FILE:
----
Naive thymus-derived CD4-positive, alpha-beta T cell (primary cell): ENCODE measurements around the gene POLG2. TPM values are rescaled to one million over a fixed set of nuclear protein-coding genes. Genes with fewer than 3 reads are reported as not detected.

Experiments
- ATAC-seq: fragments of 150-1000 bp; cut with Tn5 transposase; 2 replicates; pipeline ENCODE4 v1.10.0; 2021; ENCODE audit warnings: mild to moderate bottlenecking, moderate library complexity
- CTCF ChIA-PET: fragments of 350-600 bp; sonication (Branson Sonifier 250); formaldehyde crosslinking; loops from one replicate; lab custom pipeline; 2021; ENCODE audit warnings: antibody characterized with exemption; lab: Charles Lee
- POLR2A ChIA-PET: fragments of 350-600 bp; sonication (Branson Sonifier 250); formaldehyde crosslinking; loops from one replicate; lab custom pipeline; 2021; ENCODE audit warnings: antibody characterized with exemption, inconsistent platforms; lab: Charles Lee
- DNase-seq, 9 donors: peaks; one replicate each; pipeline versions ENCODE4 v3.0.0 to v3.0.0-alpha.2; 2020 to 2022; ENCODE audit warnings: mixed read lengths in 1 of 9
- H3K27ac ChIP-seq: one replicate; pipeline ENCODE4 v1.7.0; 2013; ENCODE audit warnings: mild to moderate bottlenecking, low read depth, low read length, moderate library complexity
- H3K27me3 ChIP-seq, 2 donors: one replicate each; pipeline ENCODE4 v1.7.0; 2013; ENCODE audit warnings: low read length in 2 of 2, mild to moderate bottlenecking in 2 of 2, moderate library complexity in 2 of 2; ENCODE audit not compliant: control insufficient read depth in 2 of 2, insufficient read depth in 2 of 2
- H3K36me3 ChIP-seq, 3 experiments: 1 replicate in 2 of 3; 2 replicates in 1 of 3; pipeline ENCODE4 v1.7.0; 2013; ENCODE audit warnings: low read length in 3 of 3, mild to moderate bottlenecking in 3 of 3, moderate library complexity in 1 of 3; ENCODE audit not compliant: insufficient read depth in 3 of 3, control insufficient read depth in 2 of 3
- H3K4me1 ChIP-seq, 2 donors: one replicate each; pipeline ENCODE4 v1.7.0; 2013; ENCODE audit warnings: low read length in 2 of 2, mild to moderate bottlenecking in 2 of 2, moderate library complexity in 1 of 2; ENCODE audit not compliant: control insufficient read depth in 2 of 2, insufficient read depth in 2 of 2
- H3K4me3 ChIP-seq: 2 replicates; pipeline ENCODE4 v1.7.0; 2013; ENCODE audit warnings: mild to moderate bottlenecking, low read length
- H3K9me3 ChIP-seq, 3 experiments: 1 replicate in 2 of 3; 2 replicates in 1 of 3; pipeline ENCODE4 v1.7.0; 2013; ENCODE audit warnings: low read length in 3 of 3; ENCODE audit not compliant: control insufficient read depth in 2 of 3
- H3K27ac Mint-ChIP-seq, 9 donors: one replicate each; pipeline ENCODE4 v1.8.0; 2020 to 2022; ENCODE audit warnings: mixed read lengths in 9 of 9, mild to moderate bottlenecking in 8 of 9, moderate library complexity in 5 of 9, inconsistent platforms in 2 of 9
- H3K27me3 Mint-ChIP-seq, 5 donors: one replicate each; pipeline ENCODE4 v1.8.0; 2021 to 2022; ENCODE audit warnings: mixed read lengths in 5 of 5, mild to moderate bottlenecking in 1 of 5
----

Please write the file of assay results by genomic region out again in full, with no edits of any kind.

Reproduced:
Naive thymus-derived CD4-positive, alpha-beta T cell (primary cell): ENCODE measurements around the gene POLG2. TPM values are rescaled to one million over a fixed set of nuclear protein-coding genes. Genes with fewer than 3 reads are reported as not detected.

Experiments
- ATAC-seq: fragments of 150-1000 bp; cut with Tn5 transposase; 2 replicates; pipeline ENCODE4 v1.10.0; 2021; ENCODE audit warnings: mild to moderate bottlenecking, moderate library complexity
- CTCF ChIA-PET: fragments of 350-600 bp; sonication (Branson Sonifier 250); formaldehyde crosslinking; loops from one replicate; lab custom pipeline; 2021; ENCODE audit warnings: antibody characterized with exemption; lab: Charles Lee
- POLR2A ChIA-PET: fragments of 350-600 bp; sonication (Branson Sonifier 250); formaldehyde crosslinking; loops from one replicate; lab custom pipeline; 2021; ENCODE audit warnings: antibody characterized with exemption, inconsistent platforms; lab: Charles Lee
- DNase-seq, 9 donors: peaks; one replicate each; pipeline versions ENCODE4 v3.0.0 to v3.0.0-alpha.2; 2020 to 2022; ENCODE audit warnings: mixed read lengths in 1 of 9
- H3K27ac ChIP-seq: one replicate; pipeline ENCODE4 v1.7.0; 2013; ENCODE audit warnings: mild to moderate bottlenecking, low read depth, low read length, moderate library complexity
- H3K27me3 ChIP-seq, 2 donors: one replicate each; pipeline ENCODE4 v1.7.0; 2013; ENCODE audit warnings: low read length in 2 of 2, mild to moderate bottlenecking in 2 of 2, moderate library complexity in 2 of 2; ENCODE audit not compliant: control insufficient read depth in 2 of 2, insufficient read depth in 2 of 2
- H3K36me3 ChIP-seq, 3 experiments: 1 replicate in 2 of 3; 2 replicates in 1 of 3; pipeline ENCODE4 v1.7.0; 2013; ENCODE audit warnings: low read length in 3 of 3, mild to moderate bottlenecking in 3 of 3, moderate library complexity in 1 of 3; ENCODE audit not compliant: insufficient read depth in 3 of 3, control insufficient read depth in 2 of 3
- H3K4me1 ChIP-seq, 2 donors: one replicate each; pipeline ENCODE4 v1.7.0; 2013; ENCODE audit warnings: low read length in 2 of 2, mild to moderate bottlenecking in 2 of 2, moderate library complexity in 1 of 2; ENCODE audit not compliant: control insufficient read depth in 2 of 2, insufficient read depth in 2 of 2
- H3K4me3 ChIP-seq: 2 replicates; pipeline ENCODE4 v1.7.0; 2013; ENCODE audit warnings: mild to moderate bottlenecking, low read length
- H3K9me3 ChIP-seq, 3 experiments: 1 replicate in 2 of 3; 2 replicates in 1 of 3; pipeline ENCODE4 v1.7.0; 2013; ENCODE audit warnings: low read length in 3 of 3; ENCODE audit not compliant: control insufficient read depth in 2 of 3
- H3K27ac Mint-ChIP-seq, 9 donors: one replicate each; pipeline ENCODE4 v1.8.0; 2020 to 2022; ENCODE audit warnings: mixed read lengths in 9 of 9, mild to moderate bottlenecking in 8 of 9, moderate library complexity in 5 of 9, inconsistent platforms in 2 of 9
- H3K27me3 Mint-ChIP-seq, 5 donors: one replicate each; pipeline ENCODE4 v1.8.0; 2021 to 2022; ENCODE audit warnings: mixed read lengths in 5 of 5, mild to moderate bottlenecking in 1 of 5